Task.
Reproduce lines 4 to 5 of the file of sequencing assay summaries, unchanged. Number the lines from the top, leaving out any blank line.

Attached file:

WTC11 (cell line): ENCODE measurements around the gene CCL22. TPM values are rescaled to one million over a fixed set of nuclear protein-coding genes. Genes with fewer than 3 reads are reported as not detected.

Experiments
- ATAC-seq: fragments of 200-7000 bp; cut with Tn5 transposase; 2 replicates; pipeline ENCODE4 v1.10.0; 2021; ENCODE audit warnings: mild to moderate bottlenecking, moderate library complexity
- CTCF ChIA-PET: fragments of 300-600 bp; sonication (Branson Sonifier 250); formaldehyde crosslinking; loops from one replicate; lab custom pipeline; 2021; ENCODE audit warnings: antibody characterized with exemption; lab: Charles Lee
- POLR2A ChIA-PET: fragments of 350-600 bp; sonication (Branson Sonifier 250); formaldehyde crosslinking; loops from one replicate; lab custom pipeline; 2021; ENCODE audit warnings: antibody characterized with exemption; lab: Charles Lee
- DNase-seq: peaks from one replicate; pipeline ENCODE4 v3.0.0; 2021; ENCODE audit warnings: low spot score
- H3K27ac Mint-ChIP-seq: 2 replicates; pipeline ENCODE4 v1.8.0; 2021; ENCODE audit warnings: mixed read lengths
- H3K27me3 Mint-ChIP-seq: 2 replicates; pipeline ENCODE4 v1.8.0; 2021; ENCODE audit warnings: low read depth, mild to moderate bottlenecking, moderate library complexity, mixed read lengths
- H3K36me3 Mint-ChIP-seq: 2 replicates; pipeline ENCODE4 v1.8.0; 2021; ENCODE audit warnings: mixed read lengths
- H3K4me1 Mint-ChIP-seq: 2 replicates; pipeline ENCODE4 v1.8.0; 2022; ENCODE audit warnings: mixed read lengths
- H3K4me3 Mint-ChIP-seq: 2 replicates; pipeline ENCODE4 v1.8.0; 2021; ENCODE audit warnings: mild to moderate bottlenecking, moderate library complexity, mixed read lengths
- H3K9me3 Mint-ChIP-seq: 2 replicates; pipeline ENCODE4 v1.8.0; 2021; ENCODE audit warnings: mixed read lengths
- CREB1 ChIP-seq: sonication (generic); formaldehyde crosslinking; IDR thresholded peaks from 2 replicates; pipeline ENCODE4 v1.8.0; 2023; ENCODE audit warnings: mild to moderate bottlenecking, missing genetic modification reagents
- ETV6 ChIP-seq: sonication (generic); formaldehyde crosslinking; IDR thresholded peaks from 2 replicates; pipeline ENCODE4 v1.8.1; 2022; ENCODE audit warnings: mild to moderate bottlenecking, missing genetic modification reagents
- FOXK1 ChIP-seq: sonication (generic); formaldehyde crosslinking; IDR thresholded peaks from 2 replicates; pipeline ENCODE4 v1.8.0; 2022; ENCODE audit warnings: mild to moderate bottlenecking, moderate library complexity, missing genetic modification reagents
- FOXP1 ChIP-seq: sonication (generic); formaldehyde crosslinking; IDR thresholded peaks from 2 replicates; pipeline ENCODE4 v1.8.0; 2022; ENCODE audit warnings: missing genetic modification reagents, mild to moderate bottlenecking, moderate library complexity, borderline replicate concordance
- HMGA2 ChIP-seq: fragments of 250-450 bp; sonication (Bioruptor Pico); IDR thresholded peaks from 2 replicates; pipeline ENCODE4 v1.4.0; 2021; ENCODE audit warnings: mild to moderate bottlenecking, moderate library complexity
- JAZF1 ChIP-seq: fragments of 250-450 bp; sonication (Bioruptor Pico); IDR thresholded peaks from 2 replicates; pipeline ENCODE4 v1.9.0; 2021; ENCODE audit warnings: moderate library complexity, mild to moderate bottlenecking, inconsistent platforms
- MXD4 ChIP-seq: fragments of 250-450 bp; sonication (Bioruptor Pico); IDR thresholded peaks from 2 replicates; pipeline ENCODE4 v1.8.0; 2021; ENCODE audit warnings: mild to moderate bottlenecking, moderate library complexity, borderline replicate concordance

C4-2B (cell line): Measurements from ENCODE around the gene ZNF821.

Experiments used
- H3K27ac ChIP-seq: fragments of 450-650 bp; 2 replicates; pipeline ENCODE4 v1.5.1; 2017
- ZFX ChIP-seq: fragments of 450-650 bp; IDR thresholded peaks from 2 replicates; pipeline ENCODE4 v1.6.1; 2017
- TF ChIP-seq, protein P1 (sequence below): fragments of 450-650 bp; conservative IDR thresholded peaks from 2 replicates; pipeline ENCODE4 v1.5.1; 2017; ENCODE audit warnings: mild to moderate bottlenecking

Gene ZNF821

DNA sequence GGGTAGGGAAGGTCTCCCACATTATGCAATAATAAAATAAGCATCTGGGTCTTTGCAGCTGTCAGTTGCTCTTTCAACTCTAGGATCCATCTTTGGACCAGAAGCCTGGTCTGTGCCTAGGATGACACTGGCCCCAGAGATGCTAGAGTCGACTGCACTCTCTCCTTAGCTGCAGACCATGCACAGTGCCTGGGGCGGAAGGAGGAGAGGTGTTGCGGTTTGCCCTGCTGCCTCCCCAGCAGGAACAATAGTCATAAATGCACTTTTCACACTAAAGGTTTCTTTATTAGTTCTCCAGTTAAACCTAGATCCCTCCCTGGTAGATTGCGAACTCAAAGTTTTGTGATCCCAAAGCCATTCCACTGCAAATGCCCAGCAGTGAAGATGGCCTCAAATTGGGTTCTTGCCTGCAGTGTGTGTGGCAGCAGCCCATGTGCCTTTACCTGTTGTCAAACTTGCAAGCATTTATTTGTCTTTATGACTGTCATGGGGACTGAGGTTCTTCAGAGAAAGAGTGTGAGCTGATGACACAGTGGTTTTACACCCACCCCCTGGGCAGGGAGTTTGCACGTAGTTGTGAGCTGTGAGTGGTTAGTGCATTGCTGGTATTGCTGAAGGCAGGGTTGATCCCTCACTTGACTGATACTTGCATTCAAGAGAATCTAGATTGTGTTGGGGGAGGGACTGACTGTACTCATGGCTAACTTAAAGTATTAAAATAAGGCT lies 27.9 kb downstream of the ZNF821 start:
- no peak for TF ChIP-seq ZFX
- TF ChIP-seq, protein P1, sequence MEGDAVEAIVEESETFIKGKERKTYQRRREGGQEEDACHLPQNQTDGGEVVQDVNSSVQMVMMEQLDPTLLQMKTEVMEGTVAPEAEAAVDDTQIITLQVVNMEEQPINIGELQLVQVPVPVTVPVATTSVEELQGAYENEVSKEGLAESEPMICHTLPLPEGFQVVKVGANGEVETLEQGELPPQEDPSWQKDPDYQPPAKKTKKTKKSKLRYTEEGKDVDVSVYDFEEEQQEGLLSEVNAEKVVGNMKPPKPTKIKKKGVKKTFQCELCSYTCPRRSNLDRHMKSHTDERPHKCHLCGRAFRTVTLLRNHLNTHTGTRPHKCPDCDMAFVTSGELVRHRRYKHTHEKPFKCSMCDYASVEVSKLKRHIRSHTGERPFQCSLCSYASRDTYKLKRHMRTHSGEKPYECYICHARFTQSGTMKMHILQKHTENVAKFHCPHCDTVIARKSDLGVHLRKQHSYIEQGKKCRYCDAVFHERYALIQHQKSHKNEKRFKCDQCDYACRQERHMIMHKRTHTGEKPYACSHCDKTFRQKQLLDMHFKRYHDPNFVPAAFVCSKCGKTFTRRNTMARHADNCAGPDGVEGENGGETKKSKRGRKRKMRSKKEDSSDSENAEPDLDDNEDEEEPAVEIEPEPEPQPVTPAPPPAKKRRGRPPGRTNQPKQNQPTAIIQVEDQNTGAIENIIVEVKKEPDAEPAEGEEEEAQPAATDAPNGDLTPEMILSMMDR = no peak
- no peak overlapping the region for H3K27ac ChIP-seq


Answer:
- CTCF ChIA-PET: fragments of 300-600 bp; sonication (Branson Sonifier 250); formaldehyde crosslinking; loops from one replicate; lab custom pipeline; 2021; ENCODE audit warnings: antibody characterized with exemption; lab: Charles Lee
- POLR2A ChIA-PET: fragments of 350-600 bp; sonication (Branson Sonifier 250); formaldehyde crosslinking; loops from one replicate; lab custom pipeline; 2021; ENCODE audit warnings: antibody characterized with exemption; lab: Charles Lee